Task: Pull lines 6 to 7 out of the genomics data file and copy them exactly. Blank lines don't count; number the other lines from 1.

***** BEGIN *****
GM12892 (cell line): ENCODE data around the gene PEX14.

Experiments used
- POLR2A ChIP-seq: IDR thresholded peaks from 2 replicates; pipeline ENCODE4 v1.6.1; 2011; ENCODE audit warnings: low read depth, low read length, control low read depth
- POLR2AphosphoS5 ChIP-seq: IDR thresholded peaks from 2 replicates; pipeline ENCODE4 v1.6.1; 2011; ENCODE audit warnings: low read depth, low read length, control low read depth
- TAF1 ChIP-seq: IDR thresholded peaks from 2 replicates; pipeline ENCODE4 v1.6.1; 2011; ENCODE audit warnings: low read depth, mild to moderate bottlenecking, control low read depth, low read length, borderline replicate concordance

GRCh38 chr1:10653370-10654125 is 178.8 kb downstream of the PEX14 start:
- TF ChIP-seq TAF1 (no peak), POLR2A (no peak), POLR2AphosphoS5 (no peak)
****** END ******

GRCh38 chr1:10653370-10654125 is 178.8 kb downstream of the PEX14 start:
- TF ChIP-seq TAF1 (no peak), POLR2A (no peak), POLR2AphosphoS5 (no peak)